May 14, 2013
LinkedIn: 10 Important Changes
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8 Things Microsoft Should Fix In Windows Blue
Microsoft endured criticism earlier this year when its customers perceived unappealing Office 2013 license terms as a strong-arm push toward Office 365 and its subscription-based delivery model. This tumult has since died away, not only because Microsoft amended the Office 2013 terms, but also -- and more importantly -- because Office 365 has become, along with Azure, one of the company's biggest success stories of the last year.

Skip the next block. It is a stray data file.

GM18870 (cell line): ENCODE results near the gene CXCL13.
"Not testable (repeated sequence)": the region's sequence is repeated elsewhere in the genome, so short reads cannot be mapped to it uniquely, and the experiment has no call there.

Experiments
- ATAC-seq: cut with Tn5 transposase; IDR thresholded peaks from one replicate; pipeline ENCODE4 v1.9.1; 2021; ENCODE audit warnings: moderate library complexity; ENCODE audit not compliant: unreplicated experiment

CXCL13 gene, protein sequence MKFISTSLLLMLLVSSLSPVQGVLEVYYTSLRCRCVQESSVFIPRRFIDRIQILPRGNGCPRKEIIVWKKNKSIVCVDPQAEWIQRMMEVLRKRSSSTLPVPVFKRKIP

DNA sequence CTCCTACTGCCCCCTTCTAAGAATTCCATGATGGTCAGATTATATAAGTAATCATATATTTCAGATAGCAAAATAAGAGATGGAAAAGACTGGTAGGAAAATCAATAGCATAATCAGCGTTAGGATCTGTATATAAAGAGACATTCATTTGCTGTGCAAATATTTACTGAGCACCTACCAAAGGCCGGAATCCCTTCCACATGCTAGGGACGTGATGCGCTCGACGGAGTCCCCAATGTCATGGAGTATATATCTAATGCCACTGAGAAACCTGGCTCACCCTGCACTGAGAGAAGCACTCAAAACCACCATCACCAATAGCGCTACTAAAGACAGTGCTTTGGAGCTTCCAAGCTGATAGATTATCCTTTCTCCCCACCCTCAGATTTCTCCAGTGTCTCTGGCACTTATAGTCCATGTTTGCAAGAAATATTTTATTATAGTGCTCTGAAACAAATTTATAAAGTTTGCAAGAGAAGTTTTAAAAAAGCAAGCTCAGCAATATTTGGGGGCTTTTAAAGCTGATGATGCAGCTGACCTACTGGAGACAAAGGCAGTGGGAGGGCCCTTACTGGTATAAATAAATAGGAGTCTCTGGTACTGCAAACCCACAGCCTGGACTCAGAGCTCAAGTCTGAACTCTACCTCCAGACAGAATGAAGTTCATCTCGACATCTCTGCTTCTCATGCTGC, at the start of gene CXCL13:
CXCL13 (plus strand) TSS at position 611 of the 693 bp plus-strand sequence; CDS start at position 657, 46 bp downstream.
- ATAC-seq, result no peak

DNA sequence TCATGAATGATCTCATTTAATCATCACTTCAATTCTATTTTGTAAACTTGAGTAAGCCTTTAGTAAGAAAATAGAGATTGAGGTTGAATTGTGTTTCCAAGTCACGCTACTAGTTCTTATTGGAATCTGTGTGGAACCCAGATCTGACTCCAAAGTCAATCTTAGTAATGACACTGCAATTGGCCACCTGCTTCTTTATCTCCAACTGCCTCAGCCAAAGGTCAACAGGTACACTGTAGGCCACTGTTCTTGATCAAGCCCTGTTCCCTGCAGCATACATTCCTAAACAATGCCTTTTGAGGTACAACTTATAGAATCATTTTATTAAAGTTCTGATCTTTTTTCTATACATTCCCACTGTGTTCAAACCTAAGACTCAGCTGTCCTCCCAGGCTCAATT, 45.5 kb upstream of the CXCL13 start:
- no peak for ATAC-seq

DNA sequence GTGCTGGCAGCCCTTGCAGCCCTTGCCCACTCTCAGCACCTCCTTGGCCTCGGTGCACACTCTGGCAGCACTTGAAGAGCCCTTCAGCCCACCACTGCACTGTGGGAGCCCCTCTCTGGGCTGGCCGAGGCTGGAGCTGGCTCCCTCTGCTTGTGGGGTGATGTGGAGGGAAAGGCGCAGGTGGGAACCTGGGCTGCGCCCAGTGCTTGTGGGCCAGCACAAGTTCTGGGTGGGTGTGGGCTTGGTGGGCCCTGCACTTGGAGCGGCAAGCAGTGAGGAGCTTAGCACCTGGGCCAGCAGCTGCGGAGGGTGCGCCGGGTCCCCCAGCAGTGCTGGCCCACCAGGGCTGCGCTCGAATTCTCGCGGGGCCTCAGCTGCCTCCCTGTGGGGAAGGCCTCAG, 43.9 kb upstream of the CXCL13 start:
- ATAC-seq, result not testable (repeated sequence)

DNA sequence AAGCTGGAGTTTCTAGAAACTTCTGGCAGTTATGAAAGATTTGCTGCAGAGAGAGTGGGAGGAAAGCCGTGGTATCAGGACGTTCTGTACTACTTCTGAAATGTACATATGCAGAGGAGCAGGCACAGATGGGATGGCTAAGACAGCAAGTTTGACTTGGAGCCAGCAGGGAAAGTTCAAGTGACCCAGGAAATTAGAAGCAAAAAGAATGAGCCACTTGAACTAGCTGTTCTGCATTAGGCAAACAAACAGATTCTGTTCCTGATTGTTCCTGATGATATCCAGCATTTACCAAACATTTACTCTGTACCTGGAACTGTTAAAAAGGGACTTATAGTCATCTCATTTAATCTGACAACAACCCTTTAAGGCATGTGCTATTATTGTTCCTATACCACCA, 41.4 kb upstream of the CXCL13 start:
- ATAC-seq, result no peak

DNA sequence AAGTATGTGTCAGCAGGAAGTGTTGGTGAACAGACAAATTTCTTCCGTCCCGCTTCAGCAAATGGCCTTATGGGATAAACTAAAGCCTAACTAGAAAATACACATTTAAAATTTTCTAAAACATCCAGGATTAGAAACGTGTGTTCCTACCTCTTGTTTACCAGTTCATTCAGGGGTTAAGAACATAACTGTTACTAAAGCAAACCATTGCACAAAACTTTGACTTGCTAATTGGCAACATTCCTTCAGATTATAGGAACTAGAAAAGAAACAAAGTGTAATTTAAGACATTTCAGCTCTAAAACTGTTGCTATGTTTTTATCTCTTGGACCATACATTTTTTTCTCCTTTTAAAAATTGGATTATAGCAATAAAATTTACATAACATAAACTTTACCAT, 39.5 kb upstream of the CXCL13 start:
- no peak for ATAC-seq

On Monday, Microsoft added several new customer testimonials to this positive momentum. Killing two birds with one stone, it also fired a few shots at Google Apps, continuing a recent stretch of proactive attacks against Google's enterprise ambitions. In a statement, Microsoft emphasized that several of the profiled customers are subject to regulatory requirements, such as HIPAA. Many companies are hesitant to entrust their data to cloud-based products, and though cloud vendors are making progress, Redmond is clearly attempting to stake out territory as the secure cloud for businesses. FHI 360 was one of the companies that chose Office 365 in part for its regulatory prowess. A nonprofit human development organization, FHI 360 arose through the union of two smaller nonprofits: FHI, which utilized Microsoft Exchange on-premises, and AED, which relied on Google Apps. In an interview, Douglas Wilkins, the organization's associate director of operations infrastructure services, said FHI 360 opted for Office 365 because the service could, unlike Google's offering, facilitate a hybrid model in which Active Directory and a number of applications are hosted locally by the nonprofit, while other documents and resources are stored off-site by Microsoft. Office 365 offered richer offline access as well, he said. [ For more on transitioning to Office 365, read Google Apps To Office 365: Why To Switch. ] "We were looking for a way to do not just email but instant messaging, Web conferencing, document sharing and collaboration," said Wilkins, who also said Google Apps fulfilled a "portion" of his needs but offered neither the on-premises flexibility nor the regulatory compliance of Office 365. Wilkins also noted the value of Office 365's videoconferencing and instant messaging capabilities, tools that Microsoft said will save FHI 360 approximately $20,000 annually. He also said that by allowing Microsoft to manage patches and other features, FHI 360's IT staff had had more time to focus on business opportunities. The subscription model also permits the organization to flexibly activate or shut down licenses as staffing needs change around certain projects, Wilkins said. Though stories such as FHI 360's emphasize the diverse benefits Office 365 can deliver, Microsoft also presented most of the testimonials to highlight Google Apps' relative deficiencies. It noted that Arysta LifeScience, an agrochemical company with sales and services in 125 countries, initially adopted Google's suite, but switched to Office 365 because employees were "unhappy" with Google's shortcomings, such as limited calendar-sharing functions and watered-down offline access. This anti-Google messaging follows three recent blog posts -- one on May 13, and two on May 10 -- in which Microsoft representatives have opined on the ways Office 365 outshines its competitor. The emphasis is somewhat curious; Microsoft enjoys a near-monopoly in this market, so much so that terms such as "dominant" don't do it justice. That said, if any competitor has nibbled -- even moderately -- into Microsoft's sales, it's Google Apps. Redmond, by turning Office to a cloud-oriented model, has successfully addressed -- at least for many businesses, if not also for some consumers -- one of the product's most glaring criticisms: Because earlier Office versions are adequate for most workers' needs, updates have become increasingly less necessary. Office 365's features have challenged this contention, and it remains likely that additional Office enhancements are coming. One can only assume that attempts to dismiss Google Apps before they pose a real threat are just another part of Microsoft's efforts to keep its flagship productivity products relevant in the so-called post-PC era.
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